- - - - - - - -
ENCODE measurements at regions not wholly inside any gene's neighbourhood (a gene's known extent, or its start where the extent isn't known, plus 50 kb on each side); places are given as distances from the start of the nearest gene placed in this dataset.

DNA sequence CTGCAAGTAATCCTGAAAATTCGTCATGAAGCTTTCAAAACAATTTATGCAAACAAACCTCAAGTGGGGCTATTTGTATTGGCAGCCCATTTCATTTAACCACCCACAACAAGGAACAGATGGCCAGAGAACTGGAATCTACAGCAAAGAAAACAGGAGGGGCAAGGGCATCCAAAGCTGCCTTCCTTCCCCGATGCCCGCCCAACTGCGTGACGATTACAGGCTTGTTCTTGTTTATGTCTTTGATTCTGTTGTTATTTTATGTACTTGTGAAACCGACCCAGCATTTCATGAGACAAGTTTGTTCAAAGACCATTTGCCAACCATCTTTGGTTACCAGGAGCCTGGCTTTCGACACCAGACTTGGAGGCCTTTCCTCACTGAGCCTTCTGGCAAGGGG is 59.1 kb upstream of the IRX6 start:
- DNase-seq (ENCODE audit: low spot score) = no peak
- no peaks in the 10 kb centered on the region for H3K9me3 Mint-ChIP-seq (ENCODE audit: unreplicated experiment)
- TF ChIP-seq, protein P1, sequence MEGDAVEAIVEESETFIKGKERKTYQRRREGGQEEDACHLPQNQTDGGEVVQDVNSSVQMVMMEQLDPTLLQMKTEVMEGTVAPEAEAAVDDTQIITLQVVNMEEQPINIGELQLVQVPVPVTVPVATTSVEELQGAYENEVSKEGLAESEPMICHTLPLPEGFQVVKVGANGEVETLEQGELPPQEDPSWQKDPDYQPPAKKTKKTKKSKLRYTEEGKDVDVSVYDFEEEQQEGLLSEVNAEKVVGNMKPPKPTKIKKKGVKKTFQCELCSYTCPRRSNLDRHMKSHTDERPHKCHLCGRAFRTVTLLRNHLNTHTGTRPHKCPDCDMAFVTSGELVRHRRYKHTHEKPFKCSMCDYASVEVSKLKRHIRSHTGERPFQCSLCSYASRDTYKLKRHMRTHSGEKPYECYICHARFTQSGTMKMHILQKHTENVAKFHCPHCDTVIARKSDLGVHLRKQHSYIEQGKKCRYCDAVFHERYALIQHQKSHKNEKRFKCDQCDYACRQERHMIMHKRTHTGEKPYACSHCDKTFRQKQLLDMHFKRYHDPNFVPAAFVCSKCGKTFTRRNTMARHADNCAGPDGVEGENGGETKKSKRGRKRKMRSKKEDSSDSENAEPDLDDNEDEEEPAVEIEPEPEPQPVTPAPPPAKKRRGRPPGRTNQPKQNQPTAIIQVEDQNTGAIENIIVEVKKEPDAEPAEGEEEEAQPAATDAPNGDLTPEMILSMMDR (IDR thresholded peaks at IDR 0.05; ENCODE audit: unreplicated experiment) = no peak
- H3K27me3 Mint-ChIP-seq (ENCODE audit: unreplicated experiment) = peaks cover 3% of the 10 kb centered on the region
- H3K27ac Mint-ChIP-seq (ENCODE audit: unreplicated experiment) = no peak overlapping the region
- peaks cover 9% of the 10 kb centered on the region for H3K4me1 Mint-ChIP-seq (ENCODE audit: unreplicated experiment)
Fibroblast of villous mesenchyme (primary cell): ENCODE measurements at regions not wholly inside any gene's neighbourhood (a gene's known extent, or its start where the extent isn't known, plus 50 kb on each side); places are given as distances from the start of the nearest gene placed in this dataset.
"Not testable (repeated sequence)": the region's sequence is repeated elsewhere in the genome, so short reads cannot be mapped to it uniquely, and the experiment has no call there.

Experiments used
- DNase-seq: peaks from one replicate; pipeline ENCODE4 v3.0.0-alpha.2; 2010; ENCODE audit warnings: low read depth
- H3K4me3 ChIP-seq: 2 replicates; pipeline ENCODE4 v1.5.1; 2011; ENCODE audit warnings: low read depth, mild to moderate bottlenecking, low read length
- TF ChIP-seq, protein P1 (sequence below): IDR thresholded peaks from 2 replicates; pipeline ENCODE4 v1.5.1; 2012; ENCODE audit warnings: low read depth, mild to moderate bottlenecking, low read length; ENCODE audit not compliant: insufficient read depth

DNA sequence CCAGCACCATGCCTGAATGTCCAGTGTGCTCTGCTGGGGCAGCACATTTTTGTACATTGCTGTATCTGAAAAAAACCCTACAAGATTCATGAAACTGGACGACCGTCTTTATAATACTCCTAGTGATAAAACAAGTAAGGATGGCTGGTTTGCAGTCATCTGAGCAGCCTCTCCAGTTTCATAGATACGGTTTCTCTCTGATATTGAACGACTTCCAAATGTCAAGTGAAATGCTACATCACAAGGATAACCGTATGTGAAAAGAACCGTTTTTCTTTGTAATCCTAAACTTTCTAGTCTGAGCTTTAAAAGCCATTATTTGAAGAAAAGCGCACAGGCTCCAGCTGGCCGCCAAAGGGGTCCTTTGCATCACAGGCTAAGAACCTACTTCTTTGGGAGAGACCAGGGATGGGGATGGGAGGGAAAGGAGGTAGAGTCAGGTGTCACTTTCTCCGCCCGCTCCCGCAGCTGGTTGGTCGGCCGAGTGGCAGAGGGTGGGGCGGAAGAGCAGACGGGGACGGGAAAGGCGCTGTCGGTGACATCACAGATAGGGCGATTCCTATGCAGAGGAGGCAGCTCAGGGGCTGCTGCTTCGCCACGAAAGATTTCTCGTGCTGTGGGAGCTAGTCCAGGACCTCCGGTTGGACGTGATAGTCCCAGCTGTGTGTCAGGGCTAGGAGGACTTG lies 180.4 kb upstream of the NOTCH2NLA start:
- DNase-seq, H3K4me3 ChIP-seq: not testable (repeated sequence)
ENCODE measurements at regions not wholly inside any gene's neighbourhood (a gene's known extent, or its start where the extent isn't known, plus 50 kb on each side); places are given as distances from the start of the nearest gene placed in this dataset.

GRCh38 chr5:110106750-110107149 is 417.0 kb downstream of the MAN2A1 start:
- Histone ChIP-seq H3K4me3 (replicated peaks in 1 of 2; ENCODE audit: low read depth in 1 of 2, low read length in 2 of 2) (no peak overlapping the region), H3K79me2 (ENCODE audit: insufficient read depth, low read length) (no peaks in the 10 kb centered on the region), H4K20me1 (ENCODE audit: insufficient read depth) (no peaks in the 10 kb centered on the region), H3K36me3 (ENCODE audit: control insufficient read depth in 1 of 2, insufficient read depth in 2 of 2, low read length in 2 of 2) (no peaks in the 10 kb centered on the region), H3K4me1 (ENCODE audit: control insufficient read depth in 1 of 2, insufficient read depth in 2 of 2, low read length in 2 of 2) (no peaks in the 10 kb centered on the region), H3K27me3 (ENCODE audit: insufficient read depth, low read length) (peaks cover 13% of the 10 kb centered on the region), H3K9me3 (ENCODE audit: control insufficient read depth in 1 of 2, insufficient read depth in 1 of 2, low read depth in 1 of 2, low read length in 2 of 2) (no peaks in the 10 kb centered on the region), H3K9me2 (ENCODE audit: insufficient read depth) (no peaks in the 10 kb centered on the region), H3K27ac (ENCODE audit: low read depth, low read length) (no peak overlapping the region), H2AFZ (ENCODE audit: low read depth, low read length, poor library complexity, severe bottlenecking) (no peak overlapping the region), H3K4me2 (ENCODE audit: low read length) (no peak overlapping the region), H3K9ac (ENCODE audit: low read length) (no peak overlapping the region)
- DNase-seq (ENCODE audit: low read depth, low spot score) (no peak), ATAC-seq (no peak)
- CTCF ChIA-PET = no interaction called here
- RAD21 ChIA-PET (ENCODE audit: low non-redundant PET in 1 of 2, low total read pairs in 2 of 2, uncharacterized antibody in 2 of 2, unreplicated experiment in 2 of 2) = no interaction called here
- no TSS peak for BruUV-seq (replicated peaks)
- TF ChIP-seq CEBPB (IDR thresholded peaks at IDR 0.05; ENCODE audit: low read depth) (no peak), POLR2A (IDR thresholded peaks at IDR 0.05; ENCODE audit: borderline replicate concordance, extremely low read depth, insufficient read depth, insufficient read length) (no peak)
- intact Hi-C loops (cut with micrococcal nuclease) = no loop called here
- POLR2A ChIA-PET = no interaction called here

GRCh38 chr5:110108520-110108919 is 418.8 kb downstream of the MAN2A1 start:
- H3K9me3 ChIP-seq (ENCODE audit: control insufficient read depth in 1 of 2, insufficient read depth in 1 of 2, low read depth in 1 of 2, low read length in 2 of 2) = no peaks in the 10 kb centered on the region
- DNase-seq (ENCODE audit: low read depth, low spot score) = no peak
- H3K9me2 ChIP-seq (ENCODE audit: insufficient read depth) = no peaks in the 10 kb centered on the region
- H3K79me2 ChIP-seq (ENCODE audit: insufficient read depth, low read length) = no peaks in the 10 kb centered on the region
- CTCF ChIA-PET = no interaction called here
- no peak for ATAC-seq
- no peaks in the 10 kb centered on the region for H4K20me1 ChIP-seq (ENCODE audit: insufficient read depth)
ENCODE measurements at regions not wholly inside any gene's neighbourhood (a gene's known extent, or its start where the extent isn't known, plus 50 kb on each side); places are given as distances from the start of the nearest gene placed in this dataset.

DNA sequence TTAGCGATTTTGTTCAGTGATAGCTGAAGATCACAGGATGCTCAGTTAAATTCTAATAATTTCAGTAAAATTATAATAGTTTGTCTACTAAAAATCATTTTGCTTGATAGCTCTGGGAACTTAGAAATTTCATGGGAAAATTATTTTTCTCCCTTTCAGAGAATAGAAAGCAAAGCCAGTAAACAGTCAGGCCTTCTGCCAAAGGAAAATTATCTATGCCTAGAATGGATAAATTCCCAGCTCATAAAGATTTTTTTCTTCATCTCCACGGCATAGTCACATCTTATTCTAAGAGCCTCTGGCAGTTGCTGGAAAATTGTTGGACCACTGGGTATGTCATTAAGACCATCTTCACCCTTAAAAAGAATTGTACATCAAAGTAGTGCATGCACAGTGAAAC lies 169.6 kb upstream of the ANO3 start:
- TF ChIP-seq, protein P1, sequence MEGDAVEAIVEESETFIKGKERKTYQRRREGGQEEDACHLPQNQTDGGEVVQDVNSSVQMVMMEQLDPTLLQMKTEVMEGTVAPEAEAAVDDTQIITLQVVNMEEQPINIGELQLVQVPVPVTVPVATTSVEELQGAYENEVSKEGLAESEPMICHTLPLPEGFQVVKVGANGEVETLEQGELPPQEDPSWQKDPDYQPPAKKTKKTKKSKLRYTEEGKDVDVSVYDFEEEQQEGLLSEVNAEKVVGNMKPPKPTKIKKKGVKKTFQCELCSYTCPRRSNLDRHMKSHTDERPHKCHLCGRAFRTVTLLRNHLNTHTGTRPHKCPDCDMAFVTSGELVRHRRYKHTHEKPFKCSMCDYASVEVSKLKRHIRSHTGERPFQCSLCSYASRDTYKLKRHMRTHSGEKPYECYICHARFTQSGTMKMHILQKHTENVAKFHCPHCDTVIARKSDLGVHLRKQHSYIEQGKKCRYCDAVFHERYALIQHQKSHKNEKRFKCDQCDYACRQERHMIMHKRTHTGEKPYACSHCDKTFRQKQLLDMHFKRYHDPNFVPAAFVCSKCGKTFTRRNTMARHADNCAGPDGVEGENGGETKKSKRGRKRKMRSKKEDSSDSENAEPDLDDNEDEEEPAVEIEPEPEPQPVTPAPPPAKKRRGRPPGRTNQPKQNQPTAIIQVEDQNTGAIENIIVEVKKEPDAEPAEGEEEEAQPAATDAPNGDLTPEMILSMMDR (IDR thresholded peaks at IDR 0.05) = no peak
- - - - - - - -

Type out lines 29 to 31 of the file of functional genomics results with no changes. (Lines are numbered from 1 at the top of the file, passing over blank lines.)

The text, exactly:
- DNase-seq (ENCODE audit: low read depth, low spot score) = no peak
- H3K9me2 ChIP-seq (ENCODE audit: insufficient read depth) = no peaks in the 10 kb centered on the region
- H3K79me2 ChIP-seq (ENCODE audit: insufficient read depth, low read length) = no peaks in the 10 kb centered on the region